Asian American Civil Rights Groups to File Amicus Briefs Urging Supreme Court to Uphold Affirmative Action in Fisher v. Texas

Thursday, May 24, 2012

240_Fisherv.Texas.jpgThe Asian American Legal Defense and Education Fund (AALDEF) and the Asian American Center for Advancing Justice (Advancing Justice) -- Asian American Institute (AAI), Asian American Justice Center (AAJC), Asian Law Caucus (ALC) and Asian Pacific American Legal Center (APALC) -- announced they will file amicus briefs urging the U.S. Supreme Court to uphold University of Texas at Austin's (UT-Austin) affirmative action policy in the upcoming case Fisher v. University of Texas at Austin.

"We stand in favor of affirmative action's continued benefits for Asian American and Pacific Islander (AAPI) achievement - including enabling underrepresented AAPIs to achieve equal access to college, reducing the isolation of students of color on campus, and preparing youth to be leaders in our multicultural society," said Khin Mai Aung, Director of the Educational Equity Program at AALDEF.

Under UT-Austin's current admissions policy, the majority (e.g., 86 percent in 2009) of freshmen are admitted under the state's Top Ten Percent plan - a policy that guarantees admission to public (and many private) high school seniors in the top 10 percent of their class, based solely on grades and not on other aspects of merit like leadership abilities, pursuit of extracurricular activities, and overcoming of adversity. The university bases remaining admissions on applicants' academic rankings, performance, and a holistic, individualized review that takes into account race and other diversity factors, leadership experience, extracurricular activities, and socio-economic status.

UT-Austin's policy was fashioned to comply with the Supreme Court's 2003 Grutter v. Bollinger decision, which held that race can be one of many factors considered to attain campus diversity. The Supreme Court in Grutter recognized that numerous racial and ethnic groups continue to face obstacles to higher education. For example, based on the 2000 Census, 59.6 percent of Hmong Americans, 53.3 percent of Cambodian Americans, 49.6 percent of Laotian Americans, and 38.1 percent of Vietnamese Americans received less than a high school education, compared to only 19.6 percent of white Americans. These numbers, together with the fact that K-12 schools are more segregated today than they were 40 years ago, reflect unequal access to educational opportunities along racial lines.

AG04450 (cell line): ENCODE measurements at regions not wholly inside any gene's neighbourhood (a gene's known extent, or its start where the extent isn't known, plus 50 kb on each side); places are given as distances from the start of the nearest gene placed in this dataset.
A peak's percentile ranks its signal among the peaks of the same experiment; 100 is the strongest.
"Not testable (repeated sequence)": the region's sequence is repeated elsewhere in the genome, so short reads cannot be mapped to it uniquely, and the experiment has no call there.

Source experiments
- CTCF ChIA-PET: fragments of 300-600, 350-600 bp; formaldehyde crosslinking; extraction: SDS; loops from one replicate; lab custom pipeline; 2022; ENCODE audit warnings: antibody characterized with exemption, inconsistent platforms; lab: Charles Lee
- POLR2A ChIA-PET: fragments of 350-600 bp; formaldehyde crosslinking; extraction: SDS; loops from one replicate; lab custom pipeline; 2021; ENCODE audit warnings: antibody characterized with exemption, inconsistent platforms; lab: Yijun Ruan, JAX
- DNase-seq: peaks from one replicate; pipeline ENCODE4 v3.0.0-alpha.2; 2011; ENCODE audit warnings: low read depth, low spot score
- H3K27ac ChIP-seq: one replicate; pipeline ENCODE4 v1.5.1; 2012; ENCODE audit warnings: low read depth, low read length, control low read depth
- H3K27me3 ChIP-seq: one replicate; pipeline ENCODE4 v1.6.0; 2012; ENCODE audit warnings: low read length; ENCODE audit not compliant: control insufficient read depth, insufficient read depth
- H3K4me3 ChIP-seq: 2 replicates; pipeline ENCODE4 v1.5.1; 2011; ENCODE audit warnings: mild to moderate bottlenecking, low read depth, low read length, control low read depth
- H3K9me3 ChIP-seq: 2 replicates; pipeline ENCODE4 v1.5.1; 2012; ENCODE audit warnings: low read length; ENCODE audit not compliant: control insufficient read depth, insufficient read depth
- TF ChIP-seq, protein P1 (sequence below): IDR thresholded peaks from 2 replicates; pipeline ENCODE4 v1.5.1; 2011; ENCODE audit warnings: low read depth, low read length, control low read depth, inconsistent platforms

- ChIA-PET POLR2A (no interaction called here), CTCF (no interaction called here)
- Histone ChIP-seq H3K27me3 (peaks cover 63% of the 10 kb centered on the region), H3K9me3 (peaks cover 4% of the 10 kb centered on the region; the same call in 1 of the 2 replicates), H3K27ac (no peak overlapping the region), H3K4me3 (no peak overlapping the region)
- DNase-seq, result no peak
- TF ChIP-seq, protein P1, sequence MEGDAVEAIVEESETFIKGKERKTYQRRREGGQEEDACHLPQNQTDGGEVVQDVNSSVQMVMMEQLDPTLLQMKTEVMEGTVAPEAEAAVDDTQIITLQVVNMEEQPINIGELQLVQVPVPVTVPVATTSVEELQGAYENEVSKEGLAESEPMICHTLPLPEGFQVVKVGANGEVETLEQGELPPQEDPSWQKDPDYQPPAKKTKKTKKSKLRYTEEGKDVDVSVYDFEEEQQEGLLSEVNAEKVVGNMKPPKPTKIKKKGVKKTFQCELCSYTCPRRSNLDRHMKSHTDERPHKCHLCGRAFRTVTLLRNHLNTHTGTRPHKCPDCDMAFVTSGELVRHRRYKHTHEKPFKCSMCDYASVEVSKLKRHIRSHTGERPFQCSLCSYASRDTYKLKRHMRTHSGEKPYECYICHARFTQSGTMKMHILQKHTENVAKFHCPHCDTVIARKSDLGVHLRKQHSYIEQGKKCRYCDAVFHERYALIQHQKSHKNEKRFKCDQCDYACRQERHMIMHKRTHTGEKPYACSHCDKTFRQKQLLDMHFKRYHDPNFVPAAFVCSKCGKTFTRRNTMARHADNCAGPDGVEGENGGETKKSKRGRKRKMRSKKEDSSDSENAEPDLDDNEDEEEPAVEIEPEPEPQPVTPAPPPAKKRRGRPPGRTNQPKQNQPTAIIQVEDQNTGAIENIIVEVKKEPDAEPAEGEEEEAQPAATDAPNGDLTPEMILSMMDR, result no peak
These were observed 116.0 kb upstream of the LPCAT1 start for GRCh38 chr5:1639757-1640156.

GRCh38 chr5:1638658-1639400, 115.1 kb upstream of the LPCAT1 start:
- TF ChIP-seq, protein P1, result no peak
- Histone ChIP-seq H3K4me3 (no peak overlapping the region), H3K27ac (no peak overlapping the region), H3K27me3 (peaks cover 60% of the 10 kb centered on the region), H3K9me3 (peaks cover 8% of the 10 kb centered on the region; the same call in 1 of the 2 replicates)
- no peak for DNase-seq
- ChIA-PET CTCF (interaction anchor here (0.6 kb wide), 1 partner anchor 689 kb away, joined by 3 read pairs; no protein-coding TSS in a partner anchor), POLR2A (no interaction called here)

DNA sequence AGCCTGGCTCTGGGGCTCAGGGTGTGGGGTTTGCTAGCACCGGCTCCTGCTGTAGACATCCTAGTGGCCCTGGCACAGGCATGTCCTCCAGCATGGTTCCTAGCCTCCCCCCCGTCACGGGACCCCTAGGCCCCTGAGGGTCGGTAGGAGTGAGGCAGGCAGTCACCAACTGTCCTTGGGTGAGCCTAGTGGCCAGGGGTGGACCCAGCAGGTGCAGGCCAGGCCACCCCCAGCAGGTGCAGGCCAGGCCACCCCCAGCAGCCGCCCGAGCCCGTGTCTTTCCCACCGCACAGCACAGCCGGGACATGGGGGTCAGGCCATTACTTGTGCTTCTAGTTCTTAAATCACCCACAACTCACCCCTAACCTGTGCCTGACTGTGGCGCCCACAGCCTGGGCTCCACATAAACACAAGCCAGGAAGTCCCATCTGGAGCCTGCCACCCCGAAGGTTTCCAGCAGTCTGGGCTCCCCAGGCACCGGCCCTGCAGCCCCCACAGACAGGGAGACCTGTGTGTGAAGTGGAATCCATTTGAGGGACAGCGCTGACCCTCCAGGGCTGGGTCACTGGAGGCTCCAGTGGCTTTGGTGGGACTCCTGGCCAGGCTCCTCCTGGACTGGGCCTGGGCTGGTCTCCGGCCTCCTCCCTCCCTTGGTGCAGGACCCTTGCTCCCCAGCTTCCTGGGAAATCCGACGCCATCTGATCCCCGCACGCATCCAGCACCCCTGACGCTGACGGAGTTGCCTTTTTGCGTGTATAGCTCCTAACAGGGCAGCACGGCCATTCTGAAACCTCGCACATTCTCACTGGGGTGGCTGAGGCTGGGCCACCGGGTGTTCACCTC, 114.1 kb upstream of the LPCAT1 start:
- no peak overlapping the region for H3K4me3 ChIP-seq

"If the Supreme Court strikes down affirmative action and diversity policies like the one in place at UT-Austin, overall diversity at colleges and graduate schools would diminish across the country. Much more must be done to overcome the increasing racial segregation of our schools and to provide equal educational opportunity to qualified students," said Meredith Higashi, AAJC staff attorney.

"Racial segregation and discrimination continue to impede access to educational opportunity in this country. Because race still matters, considering race as one of several factors in a holistic, individualized review of university applicants is critical to mitigating barriers to higher education faced by qualified applicants from underrepresented groups, including certain Asian American sub-groups," said APALC Litigation Director Laboni Hoq.


Ujala Sehgal, AALDEF, 646 207 1497,

Rachanee Srisavasdi, Advancing Justice, 213 241 0227,

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